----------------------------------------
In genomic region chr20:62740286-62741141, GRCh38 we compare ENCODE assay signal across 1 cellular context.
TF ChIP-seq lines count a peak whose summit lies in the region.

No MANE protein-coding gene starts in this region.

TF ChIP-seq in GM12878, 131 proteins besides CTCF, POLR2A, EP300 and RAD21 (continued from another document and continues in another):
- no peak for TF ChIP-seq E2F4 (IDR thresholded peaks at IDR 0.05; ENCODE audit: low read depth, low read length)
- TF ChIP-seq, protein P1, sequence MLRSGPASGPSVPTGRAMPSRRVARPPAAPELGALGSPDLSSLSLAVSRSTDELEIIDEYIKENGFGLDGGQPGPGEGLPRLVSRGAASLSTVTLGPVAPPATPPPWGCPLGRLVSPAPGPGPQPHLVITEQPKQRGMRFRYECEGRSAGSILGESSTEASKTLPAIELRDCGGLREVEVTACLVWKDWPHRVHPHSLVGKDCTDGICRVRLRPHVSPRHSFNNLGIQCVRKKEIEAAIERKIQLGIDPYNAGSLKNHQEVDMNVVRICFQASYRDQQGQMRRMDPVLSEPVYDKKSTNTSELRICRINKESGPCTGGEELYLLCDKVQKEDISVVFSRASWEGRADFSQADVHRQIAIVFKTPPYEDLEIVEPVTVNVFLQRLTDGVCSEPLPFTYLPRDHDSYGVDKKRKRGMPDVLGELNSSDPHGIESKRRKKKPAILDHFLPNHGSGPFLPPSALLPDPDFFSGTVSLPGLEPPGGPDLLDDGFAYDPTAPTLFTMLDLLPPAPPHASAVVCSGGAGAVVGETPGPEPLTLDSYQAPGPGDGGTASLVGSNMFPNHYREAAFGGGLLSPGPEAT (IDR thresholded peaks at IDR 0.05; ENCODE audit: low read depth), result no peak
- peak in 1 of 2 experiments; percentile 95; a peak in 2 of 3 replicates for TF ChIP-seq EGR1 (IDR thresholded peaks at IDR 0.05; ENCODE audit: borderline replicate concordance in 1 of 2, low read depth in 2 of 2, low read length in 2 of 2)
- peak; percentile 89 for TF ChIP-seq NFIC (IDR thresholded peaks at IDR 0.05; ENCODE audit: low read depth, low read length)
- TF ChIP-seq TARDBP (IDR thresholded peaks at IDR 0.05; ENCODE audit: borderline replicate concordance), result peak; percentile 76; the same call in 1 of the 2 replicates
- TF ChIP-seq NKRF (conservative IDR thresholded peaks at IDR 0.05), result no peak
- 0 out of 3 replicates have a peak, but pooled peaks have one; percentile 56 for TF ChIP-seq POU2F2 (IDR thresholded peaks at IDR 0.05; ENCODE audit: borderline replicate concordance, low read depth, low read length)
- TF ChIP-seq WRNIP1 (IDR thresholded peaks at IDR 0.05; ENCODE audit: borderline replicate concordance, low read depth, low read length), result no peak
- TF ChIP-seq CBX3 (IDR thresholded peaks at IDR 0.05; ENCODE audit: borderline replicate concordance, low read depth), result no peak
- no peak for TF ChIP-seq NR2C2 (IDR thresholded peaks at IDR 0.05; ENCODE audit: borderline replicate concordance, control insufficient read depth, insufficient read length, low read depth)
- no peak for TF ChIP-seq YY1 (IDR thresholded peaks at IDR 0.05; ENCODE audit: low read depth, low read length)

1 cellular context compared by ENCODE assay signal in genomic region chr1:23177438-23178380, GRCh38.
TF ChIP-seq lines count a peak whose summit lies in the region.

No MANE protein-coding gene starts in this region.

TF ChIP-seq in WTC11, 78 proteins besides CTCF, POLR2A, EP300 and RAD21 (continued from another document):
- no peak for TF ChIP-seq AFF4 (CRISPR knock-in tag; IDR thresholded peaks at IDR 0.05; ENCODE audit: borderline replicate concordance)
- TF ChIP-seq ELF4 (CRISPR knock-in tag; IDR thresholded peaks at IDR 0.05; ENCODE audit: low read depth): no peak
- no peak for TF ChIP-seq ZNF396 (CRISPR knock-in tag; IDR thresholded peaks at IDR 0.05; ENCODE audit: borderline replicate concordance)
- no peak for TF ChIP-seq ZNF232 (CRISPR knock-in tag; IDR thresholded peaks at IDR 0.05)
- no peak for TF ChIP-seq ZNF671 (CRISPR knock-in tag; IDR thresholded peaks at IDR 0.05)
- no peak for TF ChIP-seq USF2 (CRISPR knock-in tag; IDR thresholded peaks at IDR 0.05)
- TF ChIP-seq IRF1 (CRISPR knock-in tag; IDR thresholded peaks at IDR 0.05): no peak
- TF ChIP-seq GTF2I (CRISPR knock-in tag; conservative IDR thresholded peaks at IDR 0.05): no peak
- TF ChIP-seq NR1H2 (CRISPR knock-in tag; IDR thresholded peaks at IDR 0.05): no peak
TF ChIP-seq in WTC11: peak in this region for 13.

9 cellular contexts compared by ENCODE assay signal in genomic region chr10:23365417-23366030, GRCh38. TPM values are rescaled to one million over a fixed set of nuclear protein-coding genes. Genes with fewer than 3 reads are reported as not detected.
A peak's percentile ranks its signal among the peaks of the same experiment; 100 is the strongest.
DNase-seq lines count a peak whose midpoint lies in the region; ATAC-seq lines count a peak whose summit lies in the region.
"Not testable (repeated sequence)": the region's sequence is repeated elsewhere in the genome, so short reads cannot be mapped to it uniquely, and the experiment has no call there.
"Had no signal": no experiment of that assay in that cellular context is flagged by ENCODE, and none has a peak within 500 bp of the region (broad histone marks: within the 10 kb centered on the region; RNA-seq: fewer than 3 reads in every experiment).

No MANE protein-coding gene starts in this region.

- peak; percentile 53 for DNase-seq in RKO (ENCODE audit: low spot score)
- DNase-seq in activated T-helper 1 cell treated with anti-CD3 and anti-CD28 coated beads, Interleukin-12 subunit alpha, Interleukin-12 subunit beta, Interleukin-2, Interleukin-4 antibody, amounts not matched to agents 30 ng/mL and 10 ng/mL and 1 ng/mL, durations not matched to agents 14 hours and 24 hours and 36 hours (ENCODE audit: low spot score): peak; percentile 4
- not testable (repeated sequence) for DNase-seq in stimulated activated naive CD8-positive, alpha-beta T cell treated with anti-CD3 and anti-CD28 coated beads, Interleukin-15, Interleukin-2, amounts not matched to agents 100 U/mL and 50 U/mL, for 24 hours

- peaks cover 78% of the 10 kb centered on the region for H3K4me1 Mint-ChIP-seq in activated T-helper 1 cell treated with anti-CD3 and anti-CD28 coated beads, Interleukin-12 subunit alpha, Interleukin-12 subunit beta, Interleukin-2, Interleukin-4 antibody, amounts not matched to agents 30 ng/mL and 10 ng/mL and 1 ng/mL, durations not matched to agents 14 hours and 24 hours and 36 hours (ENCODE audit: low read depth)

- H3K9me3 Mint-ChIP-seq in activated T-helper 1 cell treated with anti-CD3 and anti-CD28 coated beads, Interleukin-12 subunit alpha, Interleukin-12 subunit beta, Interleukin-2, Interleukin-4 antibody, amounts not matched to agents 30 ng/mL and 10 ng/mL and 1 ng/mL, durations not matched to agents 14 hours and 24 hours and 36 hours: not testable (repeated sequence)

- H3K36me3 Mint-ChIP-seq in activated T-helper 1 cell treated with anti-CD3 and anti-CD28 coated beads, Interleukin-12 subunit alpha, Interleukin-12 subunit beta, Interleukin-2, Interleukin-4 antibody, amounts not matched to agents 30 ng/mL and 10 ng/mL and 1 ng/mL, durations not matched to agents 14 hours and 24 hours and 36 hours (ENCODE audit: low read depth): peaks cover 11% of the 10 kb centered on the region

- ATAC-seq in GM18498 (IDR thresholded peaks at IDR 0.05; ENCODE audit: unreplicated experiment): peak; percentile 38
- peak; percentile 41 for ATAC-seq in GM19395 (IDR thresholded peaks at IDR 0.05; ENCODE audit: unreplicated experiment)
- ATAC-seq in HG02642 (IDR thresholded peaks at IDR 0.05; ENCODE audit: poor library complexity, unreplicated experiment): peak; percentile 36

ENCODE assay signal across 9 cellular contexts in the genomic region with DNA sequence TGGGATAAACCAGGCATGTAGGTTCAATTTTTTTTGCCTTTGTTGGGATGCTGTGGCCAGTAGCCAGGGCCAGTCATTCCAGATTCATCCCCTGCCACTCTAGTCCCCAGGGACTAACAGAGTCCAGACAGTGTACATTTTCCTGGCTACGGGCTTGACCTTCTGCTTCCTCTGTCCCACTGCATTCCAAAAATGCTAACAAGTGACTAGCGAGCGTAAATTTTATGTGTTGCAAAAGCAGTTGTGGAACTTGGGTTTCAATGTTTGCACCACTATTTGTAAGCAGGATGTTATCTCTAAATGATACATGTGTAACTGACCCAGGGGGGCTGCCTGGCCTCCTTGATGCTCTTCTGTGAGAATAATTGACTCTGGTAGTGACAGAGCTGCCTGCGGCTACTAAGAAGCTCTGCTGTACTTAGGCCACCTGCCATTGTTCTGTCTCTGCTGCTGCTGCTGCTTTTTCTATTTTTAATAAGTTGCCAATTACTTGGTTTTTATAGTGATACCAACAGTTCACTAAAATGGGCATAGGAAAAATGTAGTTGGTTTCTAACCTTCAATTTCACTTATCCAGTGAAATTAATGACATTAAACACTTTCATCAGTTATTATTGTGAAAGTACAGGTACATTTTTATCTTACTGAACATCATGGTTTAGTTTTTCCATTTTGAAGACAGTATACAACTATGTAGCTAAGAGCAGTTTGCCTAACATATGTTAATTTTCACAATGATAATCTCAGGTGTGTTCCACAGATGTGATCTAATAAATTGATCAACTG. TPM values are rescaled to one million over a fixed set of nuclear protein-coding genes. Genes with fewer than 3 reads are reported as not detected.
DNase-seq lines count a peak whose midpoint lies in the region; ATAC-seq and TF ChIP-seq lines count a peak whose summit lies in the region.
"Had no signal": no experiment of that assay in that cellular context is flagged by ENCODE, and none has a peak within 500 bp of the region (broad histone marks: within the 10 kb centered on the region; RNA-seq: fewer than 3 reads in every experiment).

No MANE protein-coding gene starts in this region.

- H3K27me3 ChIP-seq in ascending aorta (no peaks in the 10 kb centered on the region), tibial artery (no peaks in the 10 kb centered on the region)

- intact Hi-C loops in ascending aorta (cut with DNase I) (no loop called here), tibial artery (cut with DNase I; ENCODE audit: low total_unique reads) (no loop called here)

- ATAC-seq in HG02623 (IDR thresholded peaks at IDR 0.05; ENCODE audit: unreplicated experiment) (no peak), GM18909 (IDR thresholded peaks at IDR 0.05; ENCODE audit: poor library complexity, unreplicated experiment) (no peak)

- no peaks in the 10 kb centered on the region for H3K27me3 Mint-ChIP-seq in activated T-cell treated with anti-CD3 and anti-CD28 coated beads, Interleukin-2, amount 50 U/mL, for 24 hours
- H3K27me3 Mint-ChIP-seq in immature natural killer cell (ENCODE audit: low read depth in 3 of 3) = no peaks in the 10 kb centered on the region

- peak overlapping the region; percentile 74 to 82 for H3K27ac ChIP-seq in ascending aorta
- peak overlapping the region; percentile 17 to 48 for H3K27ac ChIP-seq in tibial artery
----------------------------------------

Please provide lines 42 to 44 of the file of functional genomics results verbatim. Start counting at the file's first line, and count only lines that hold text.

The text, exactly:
- ATAC-seq in GM18498 (IDR thresholded peaks at IDR 0.05; ENCODE audit: unreplicated experiment): peak; percentile 38
- peak; percentile 41 for ATAC-seq in GM19395 (IDR thresholded peaks at IDR 0.05; ENCODE audit: unreplicated experiment)
- ATAC-seq in HG02642 (IDR thresholded peaks at IDR 0.05; ENCODE audit: poor library complexity, unreplicated experiment): peak; percentile 36